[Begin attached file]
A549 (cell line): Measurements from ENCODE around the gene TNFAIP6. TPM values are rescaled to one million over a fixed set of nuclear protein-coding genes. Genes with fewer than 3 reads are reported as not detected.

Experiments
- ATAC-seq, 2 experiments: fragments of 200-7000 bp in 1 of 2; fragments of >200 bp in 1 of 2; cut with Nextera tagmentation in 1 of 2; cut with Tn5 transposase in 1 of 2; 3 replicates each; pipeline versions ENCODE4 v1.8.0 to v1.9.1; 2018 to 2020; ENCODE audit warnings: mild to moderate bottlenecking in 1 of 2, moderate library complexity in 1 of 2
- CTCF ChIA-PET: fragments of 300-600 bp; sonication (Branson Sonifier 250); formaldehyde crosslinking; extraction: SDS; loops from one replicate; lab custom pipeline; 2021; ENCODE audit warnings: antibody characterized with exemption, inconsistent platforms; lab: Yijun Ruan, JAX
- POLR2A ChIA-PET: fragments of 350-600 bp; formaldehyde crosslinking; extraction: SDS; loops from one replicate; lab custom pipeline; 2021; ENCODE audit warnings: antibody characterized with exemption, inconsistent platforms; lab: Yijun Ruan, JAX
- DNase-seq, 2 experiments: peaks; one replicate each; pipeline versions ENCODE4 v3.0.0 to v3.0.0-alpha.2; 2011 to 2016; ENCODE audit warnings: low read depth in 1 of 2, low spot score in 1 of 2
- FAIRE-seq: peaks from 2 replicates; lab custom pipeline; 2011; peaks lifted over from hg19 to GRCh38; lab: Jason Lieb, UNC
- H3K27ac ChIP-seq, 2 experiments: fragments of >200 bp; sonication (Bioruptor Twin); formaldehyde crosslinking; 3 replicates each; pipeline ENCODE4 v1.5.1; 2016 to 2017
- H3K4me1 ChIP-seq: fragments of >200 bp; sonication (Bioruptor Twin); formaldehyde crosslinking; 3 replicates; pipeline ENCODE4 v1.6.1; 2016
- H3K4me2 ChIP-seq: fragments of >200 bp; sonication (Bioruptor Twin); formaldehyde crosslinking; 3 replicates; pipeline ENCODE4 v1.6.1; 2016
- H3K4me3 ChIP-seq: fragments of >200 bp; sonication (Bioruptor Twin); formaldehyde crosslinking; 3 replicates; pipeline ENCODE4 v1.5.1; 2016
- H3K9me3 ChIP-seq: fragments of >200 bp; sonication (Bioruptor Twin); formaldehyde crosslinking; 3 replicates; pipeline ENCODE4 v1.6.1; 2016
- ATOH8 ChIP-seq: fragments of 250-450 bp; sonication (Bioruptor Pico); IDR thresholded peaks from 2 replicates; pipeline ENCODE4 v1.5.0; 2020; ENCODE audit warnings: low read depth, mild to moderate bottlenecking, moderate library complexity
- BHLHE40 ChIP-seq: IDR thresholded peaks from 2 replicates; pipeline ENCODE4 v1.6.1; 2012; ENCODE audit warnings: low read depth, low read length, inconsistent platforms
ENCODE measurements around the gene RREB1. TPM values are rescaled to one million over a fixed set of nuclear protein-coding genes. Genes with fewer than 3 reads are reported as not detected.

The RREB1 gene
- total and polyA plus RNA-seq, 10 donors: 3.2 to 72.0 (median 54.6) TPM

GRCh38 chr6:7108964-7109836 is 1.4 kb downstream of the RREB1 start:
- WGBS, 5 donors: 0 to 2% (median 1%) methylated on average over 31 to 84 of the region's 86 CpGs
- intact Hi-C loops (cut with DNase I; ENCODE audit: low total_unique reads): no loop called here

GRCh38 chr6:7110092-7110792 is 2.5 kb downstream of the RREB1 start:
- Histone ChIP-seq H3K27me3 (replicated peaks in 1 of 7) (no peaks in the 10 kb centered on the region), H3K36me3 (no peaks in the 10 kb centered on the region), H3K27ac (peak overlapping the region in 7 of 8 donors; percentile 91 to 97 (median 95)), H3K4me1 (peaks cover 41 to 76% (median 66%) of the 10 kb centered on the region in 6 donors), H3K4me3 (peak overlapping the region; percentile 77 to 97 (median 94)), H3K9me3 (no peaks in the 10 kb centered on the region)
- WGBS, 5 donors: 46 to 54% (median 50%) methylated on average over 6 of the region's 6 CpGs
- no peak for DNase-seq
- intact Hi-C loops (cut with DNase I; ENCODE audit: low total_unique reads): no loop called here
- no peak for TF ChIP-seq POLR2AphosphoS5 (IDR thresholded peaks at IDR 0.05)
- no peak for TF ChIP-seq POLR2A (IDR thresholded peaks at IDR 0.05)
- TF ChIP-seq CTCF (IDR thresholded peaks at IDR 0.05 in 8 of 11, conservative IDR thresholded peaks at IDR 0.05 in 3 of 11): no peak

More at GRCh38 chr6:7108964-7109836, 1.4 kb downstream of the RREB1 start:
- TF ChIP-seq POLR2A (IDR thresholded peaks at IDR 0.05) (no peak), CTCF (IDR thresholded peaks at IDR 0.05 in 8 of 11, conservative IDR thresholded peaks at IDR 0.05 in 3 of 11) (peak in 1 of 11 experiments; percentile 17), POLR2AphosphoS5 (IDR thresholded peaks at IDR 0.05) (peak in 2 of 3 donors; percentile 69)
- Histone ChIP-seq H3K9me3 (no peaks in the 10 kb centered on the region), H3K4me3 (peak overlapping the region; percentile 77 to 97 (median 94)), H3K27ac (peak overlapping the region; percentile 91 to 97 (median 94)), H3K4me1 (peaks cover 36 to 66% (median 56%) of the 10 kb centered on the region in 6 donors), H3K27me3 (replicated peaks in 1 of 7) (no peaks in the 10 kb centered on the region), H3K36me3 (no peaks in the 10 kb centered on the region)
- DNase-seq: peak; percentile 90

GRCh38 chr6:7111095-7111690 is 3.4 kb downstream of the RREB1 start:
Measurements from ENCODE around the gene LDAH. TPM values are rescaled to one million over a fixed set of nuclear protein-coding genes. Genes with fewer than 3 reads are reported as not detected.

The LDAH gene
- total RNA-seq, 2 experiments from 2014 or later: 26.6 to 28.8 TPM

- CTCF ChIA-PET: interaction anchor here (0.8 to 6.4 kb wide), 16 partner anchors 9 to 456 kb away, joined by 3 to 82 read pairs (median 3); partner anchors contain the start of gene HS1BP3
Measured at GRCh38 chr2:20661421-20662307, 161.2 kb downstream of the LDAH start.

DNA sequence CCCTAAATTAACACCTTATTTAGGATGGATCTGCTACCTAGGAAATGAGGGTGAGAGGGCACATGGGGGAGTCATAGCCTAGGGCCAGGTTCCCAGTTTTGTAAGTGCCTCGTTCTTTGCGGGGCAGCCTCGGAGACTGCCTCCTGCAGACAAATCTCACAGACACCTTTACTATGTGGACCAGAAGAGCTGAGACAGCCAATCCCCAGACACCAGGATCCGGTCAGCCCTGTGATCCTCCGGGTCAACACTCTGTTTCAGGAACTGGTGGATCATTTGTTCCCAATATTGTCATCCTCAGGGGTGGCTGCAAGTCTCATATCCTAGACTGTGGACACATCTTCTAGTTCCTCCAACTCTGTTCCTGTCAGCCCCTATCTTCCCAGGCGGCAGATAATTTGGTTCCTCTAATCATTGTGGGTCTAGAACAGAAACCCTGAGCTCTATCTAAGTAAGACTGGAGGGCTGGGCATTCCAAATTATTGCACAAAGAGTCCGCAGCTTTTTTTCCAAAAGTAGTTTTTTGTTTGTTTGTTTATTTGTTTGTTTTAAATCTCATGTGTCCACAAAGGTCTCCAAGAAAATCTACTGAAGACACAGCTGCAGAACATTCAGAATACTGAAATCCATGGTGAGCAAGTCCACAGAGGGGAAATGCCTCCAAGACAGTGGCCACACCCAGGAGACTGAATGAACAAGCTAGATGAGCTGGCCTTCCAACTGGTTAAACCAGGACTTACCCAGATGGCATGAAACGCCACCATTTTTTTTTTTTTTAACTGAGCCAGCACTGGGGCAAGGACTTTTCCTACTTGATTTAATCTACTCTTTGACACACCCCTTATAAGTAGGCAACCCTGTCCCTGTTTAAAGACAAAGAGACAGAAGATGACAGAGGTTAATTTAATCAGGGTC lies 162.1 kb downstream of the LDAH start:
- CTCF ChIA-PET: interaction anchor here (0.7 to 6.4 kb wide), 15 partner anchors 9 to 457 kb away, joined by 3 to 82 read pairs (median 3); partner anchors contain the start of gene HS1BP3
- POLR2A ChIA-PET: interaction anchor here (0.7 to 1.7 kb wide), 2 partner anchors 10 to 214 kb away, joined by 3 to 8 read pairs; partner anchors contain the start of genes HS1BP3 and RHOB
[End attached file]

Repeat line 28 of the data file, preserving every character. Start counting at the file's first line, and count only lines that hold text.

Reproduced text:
- TF ChIP-seq CTCF (IDR thresholded peaks at IDR 0.05 in 8 of 11, conservative IDR thresholded peaks at IDR 0.05 in 3 of 11): no peak